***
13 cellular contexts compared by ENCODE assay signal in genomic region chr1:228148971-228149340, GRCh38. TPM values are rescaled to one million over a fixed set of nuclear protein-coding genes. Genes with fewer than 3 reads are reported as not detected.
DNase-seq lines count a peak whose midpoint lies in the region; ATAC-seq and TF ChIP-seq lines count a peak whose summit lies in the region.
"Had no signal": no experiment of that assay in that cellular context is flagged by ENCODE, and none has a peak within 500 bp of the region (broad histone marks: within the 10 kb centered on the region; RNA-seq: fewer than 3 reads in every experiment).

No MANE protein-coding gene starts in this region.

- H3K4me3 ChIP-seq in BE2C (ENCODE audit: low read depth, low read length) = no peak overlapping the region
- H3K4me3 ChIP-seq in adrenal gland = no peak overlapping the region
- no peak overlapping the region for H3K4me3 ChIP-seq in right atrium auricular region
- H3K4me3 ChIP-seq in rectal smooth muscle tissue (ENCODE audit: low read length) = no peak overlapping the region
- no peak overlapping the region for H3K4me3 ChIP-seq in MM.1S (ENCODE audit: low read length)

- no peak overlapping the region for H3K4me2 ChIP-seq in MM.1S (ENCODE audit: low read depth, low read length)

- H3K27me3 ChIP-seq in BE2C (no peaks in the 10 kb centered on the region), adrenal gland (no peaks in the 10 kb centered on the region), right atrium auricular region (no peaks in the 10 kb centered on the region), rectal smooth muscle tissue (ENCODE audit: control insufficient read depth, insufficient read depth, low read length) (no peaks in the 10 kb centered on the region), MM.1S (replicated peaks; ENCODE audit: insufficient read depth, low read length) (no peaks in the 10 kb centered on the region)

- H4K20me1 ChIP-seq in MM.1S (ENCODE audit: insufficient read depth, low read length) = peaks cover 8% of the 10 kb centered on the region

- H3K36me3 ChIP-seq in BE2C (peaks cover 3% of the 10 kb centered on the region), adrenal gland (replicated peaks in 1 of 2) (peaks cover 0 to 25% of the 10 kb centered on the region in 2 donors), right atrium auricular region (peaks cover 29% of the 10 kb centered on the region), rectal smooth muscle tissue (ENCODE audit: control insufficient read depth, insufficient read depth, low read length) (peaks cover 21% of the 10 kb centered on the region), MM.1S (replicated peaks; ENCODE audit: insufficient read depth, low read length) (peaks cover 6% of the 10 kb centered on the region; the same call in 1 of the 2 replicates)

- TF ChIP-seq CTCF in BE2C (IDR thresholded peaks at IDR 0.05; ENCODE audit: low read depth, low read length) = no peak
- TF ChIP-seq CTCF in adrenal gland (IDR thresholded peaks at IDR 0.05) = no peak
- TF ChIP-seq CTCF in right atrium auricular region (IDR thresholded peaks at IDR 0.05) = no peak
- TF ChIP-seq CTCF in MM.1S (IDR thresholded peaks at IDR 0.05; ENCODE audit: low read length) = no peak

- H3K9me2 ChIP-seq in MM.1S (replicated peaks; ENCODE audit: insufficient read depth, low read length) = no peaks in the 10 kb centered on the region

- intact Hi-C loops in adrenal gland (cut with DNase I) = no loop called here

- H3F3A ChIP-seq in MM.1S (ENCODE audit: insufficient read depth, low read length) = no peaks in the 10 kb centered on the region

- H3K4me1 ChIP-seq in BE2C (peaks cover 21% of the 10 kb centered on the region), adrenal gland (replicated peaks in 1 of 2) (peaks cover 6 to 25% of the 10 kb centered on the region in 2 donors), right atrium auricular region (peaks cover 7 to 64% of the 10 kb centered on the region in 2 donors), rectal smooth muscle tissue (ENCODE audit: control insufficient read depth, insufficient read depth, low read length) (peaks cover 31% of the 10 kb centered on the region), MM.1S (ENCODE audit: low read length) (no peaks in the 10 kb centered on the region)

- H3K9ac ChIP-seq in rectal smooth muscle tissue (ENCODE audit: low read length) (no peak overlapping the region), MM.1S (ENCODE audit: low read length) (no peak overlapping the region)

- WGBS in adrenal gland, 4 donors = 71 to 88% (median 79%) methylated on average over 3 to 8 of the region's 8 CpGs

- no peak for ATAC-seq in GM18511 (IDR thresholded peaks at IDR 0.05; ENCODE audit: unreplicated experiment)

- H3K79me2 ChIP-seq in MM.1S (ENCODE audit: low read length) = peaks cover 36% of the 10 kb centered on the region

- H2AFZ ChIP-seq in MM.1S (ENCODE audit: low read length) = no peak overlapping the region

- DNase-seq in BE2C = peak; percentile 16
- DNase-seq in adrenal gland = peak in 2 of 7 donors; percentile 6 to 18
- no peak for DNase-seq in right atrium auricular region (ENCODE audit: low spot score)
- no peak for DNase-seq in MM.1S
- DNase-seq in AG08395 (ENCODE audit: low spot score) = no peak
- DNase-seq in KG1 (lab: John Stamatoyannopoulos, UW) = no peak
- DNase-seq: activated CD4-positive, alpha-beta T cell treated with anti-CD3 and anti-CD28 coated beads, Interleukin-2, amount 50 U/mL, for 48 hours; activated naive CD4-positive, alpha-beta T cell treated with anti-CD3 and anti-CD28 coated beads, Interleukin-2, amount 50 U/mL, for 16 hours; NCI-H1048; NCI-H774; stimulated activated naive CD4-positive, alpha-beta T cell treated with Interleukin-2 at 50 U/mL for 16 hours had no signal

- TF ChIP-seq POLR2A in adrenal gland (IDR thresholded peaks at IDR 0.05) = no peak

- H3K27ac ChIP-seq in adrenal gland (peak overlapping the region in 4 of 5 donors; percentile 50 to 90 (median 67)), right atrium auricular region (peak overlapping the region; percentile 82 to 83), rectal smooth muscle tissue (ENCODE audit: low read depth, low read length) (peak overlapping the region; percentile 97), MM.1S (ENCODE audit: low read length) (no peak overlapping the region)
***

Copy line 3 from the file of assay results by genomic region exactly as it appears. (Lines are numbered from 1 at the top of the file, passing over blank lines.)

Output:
"Had no signal": no experiment of that assay in that cellular context is flagged by ENCODE, and none has a peak within 500 bp of the region (broad histone marks: within the 10 kb centered on the region; RNA-seq: fewer than 3 reads in every experiment).